As more companies—especially large enterprises—start to double check their network security in light of recent attacks, who will be left for hackers to take advantage of? (If you’re not sure if your IT Support team has taken basic security serious, see how security should work.)
The Scary Thing Is That WannaCry wasn’t even ready for production
Developers evaluating the WannaCry code found a variety of coding and implementation mistakes riddling the virus. The attack that crippled businesses world-wide could have caused much more damage. Several believe that the virus was released accidentally, which lead to a much smaller attack than a virus like WannaCry could have been.
Experts suspect that a variety of “enhancements” to the May 12th version could have led to a devastatingly successful cybercrime campaign. The fact that the virus had a killswitch—a mechanism added to the virus to make sure it was stoppable—led many security experts to identify WannaCry as an amateurish release of something that could have been much farther reaching.
The killswitch in this situation worked like this: if the virus couldn’t connect to the domain (location where the attack was being hosted), it continued with the infection. But an instance where it was able to connect, the virus stopped the attack. A security engineer was able to successfully activate the killswitch on the WannaCry virus by registering the domain that hosted the virus.
What was missing in the WannaCry attack?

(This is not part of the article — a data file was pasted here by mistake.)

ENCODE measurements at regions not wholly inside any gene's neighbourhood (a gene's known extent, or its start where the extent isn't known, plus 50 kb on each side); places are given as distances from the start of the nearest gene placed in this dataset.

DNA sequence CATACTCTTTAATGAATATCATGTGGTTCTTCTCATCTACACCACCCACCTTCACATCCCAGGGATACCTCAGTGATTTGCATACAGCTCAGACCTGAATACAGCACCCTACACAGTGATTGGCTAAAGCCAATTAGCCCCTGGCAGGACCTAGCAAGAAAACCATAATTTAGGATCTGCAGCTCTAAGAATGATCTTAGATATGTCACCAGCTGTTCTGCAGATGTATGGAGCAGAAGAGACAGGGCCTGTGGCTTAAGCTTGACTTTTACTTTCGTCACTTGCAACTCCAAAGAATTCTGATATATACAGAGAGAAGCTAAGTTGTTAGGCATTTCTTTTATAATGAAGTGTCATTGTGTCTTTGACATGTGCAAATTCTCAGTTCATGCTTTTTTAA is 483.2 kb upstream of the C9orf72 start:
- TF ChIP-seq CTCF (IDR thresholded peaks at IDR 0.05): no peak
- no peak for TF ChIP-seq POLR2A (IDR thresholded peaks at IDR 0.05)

Many experts had expected to find a cryptographic challenge response set up. Many of the very sophisticated malware that has come out recently uses a cryptographically validated connection to command and control the virus. Adding this additional layer of impenetrability prevents a researcher or law enforcement from identifying the source of the attack (which is how experts from a variety of security firms and governmental agencies were able to identify who was responsible for the WannaCry attack).
Most believe that WannaCry somehow quietly escaped a test environment—hopping from an unpatched machine onto the internet, spreading to over 150 countries. If this virus were a complete version, we would have seen a greater attack. Instead, we would have seen an uncontainable ebola-like virus that would massively infect global networks with ease.
Experts worry that the next time, these criminals (and others like them) will not release a Beta version before its potent enough to create massive damage. Instead of having a killswitch and having an identifiable source of attack, it will hit vulnerable networks like wildfire and won’t burn out until every last unpatched, vulnerable system is taken. The near future of cyberattacks is likely not going to be something much different that the attacks we’ve already seen because there simply are too many businesses not heading warnings to patch their systems.
The troubling part of this is most of these businesses have no idea they are vulnerable! If you’re not sure that your IT Support is adequately protecting your business from an attack that could easily have been prevented, contact us to identify specific preventative measures to keep your network secure.